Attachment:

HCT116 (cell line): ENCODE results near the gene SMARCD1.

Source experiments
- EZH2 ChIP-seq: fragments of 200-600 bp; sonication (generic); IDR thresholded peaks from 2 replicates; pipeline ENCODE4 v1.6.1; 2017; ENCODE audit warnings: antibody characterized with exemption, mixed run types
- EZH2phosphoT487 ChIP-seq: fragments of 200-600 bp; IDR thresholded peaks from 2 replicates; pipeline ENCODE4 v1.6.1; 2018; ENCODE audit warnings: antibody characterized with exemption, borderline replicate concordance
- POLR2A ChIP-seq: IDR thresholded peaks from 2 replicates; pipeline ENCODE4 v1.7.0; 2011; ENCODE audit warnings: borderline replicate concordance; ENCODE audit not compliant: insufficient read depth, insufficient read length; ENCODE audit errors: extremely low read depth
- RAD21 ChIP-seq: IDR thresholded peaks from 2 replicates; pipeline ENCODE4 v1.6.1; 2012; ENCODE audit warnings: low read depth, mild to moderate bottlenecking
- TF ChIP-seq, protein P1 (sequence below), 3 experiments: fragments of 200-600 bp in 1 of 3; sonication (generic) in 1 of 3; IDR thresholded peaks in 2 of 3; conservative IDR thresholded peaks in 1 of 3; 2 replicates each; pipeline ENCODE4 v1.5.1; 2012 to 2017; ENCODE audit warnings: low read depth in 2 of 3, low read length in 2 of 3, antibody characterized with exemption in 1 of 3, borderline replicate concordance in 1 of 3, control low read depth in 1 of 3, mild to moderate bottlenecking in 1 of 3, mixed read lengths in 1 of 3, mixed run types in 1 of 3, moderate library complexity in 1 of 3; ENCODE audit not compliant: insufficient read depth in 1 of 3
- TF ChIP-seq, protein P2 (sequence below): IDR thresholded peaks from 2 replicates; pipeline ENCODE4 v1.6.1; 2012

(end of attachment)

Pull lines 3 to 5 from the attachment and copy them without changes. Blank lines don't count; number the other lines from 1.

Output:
- EZH2 ChIP-seq: fragments of 200-600 bp; sonication (generic); IDR thresholded peaks from 2 replicates; pipeline ENCODE4 v1.6.1; 2017; ENCODE audit warnings: antibody characterized with exemption, mixed run types
- EZH2phosphoT487 ChIP-seq: fragments of 200-600 bp; IDR thresholded peaks from 2 replicates; pipeline ENCODE4 v1.6.1; 2018; ENCODE audit warnings: antibody characterized with exemption, borderline replicate concordance
- POLR2A ChIP-seq: IDR thresholded peaks from 2 replicates; pipeline ENCODE4 v1.7.0; 2011; ENCODE audit warnings: borderline replicate concordance; ENCODE audit not compliant: insufficient read depth, insufficient read length; ENCODE audit errors: extremely low read depth